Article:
What is the difference, if any, between how condo owners and co-op owners take home mortgage deductions?

Asked by Ramona Weaver, Washington, DC Sat Jan 28, 2012

Help the community by answering this question:

+ web reference
Web reference:


Charles Klein, Agent, Derwood, MD
Sat Jan 28, 2012
Good Morning Ramona,

Certainly the question regarding the deductibility of the mortgage interest and other typical and usual deductions is a good one and the answer is, yes you certainly are allowed to deduct the interest from both the primary loan that you may take on and the interest for any underlying mortgage the building may have and a new owner will assume as part of their financing, if one exists.

I would offer that the larger considerations one may want to incorporate when over viewing condo vs. CO-OP Purchases are the following: Building rules and how they affect your goals and expectations, resale fungibility, building and CO-OP trends and how they compare to like condos in same area. Building recognition agreements with lenders and how that may affect your purchase and or when one intends to resell.

Much like many considerations relating to the best Real Estate decisions’, the answer is usually launched from an “It Depends platform”, one that collaborates with the purchaser to best identify your goals, intentions and defined parameters to define the best realistic options.

Kindly contact me if I may provide you with a next step approach to your search.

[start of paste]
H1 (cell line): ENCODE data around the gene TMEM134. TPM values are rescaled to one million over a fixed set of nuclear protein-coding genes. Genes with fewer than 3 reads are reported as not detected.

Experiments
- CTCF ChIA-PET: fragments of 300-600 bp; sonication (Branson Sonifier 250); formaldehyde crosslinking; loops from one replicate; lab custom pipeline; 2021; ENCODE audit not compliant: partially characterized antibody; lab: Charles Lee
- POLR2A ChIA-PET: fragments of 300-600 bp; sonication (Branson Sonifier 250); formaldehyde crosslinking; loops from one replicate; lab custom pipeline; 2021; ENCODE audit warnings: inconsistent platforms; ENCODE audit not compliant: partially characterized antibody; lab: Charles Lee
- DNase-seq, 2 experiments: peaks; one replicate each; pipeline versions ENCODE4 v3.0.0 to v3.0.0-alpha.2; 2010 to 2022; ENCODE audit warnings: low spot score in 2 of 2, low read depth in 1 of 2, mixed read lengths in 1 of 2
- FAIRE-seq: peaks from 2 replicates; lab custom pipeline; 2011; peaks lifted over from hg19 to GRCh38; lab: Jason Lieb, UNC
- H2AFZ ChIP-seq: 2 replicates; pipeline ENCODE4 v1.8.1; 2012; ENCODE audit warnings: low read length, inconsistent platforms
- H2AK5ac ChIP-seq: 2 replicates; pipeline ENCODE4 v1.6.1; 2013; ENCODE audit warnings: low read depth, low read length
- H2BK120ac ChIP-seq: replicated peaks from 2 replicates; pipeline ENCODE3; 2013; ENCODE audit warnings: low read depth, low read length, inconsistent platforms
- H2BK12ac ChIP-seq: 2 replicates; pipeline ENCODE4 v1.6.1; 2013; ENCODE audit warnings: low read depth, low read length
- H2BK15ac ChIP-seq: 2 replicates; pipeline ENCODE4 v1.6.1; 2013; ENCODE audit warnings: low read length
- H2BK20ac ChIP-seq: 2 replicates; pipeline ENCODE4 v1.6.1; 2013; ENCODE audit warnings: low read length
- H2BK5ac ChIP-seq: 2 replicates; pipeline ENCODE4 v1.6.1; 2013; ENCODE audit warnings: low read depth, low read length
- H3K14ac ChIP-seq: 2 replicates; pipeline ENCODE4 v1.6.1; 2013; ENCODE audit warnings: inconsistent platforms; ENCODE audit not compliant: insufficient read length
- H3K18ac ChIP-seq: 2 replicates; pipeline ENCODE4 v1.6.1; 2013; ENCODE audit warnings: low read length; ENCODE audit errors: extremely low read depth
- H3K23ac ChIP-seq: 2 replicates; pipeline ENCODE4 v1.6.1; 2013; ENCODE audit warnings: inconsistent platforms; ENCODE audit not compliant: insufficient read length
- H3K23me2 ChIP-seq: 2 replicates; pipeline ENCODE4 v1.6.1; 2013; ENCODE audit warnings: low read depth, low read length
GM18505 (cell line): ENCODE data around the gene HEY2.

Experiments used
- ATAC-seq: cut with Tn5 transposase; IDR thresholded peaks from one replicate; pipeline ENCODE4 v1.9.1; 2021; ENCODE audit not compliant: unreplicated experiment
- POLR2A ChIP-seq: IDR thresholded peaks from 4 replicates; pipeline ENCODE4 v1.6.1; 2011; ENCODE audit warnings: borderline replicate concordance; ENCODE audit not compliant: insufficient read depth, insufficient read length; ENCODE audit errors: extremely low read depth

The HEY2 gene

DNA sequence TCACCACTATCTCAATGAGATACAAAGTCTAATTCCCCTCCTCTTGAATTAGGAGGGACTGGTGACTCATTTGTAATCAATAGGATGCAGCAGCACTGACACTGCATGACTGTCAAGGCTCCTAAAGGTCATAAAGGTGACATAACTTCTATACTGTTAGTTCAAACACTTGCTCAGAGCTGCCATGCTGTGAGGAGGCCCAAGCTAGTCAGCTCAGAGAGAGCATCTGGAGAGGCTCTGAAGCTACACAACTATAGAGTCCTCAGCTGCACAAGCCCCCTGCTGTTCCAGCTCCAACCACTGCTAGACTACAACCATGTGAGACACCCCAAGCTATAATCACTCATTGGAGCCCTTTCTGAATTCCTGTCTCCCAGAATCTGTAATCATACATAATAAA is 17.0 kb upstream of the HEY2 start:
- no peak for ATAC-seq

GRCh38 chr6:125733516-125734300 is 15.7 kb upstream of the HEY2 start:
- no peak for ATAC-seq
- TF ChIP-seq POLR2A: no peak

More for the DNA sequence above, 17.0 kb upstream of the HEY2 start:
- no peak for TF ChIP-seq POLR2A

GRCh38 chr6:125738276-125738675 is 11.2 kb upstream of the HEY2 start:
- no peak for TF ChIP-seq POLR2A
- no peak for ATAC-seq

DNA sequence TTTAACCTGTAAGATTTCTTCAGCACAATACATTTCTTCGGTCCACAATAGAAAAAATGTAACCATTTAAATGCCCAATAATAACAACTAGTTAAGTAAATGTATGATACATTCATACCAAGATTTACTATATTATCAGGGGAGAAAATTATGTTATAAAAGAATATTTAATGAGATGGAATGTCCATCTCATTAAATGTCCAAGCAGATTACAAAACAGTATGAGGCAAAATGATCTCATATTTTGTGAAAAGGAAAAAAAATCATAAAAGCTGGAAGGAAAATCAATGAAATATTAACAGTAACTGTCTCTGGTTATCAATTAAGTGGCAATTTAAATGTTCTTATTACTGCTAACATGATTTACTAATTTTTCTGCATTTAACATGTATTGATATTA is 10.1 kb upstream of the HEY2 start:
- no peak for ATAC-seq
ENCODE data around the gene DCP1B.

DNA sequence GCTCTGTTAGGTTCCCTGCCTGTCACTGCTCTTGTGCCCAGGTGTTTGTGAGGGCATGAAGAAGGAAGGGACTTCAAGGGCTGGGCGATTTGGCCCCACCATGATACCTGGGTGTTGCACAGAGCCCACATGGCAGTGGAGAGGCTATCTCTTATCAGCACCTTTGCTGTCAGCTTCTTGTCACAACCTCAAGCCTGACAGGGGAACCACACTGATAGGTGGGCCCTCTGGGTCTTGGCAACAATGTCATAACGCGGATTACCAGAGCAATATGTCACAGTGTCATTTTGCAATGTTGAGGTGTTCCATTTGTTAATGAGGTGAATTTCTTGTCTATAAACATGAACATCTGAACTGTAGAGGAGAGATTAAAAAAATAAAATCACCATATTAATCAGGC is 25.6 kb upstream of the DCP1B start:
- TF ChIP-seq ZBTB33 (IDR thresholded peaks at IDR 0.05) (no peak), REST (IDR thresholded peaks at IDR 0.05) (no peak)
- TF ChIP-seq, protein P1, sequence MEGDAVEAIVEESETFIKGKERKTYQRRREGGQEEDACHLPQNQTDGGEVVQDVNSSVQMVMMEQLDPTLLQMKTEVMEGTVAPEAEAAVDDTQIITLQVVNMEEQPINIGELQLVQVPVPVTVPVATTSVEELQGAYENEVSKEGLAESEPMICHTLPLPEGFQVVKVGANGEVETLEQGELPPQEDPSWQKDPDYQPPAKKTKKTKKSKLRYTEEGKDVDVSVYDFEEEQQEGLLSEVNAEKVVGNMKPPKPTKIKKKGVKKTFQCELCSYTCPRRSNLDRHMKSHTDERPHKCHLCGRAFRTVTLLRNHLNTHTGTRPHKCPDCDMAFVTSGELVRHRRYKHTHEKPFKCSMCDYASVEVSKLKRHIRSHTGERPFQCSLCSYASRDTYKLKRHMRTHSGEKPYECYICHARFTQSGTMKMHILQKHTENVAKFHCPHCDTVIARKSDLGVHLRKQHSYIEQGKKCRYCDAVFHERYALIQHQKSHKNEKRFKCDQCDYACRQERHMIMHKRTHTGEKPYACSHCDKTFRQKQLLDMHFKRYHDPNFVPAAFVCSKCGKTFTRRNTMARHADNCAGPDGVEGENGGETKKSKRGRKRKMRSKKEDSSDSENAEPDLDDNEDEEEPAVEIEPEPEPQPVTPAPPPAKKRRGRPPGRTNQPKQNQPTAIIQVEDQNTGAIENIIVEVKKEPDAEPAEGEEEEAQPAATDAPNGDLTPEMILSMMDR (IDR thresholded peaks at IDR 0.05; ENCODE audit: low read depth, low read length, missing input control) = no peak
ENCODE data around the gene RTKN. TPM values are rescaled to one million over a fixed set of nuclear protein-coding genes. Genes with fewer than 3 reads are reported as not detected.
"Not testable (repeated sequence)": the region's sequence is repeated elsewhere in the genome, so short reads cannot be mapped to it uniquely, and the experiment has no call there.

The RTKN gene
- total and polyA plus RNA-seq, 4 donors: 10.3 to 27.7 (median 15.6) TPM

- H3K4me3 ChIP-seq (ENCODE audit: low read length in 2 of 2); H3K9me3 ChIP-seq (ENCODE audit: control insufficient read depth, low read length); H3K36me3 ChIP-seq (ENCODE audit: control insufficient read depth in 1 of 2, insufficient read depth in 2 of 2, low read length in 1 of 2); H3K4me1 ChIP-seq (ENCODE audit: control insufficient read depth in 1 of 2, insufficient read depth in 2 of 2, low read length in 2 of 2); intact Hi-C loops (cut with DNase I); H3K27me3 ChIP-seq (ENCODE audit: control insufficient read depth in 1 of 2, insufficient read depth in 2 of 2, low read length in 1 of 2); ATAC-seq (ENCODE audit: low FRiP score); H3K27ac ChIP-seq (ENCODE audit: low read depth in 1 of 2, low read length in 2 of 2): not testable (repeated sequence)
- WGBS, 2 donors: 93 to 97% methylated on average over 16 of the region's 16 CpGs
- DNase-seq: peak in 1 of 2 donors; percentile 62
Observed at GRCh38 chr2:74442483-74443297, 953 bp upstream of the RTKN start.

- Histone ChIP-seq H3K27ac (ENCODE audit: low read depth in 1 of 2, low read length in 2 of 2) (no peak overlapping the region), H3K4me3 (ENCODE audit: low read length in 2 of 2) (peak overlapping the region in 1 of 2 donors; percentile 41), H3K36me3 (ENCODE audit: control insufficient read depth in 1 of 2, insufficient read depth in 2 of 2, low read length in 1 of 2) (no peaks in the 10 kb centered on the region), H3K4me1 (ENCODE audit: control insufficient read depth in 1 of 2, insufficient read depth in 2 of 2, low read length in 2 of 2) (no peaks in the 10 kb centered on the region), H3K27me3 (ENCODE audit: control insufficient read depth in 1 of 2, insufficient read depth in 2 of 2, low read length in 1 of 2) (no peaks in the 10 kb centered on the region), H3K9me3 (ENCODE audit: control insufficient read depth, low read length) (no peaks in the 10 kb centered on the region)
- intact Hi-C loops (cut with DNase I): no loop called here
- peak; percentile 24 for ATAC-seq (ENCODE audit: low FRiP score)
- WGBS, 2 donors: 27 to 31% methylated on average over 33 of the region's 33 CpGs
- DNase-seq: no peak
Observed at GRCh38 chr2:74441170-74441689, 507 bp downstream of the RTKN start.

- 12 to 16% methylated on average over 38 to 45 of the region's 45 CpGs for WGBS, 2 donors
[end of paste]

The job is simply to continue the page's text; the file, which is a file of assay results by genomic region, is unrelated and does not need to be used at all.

Thank you for your inquiry

Charles Klein
Principal Broker-MD,DC /SR,VP Brokerage
RE/MAX Allegiance
Washington DC
202-256-1946 Direct
202-338-8900 Office
RE/MAX Allegiance is the World's Number One Selling Company
Click here for Today's Top5 News
Web Reference:  http://www.everydchome.com
0 votes
Kate Foster-…, Agent, Chevy Chase, MD
Sat Jan 28, 2012

That's an excellent question. Having owned both condos and co-ops, I can let you know there is no difference in how you deduct your personal mortgage. However, co-ops often have underlying mortgages as well. This is money the co-op has borrowed on the building. In that case, the principal and interest are included as part of your monthly co-op assessment. You are then given a document from the co-op at year end showing your prorated share of principal and interest payments to use as back up for this additional tax deduction. Property taxes are reported in the same way, as they are also typically included in your monthly assessment for co-ops.

Please feel to contact me if you have any additional questions on owning a co-op.

All the best,

Kate Foster-Bankey

TTR Sotheby's International Realty
1206 30th Street NW
Washington, DC 20007
(202) 340-7222 (mobile)
(202) 333-1212 (office)
0 votes
Gerald Seega…, , Washington, DC
Sat Jan 28, 2012
When buying a coop, you usually have to be approved by the board before the sale can go through. You do not have this hurdle when buying a condo. When you buy a condo, you own your unit but when you buy a coop, you actually own a share of the building.

I will leave the financing details to someone else as it has been quite a while since I have worked on a coop deal and I have to imagine that the financing landscape has changed since then.
Web Reference:  http://www.urbanerealty.com
0 votes
Search Advice
Ask our community a question

Email me when…

Learn more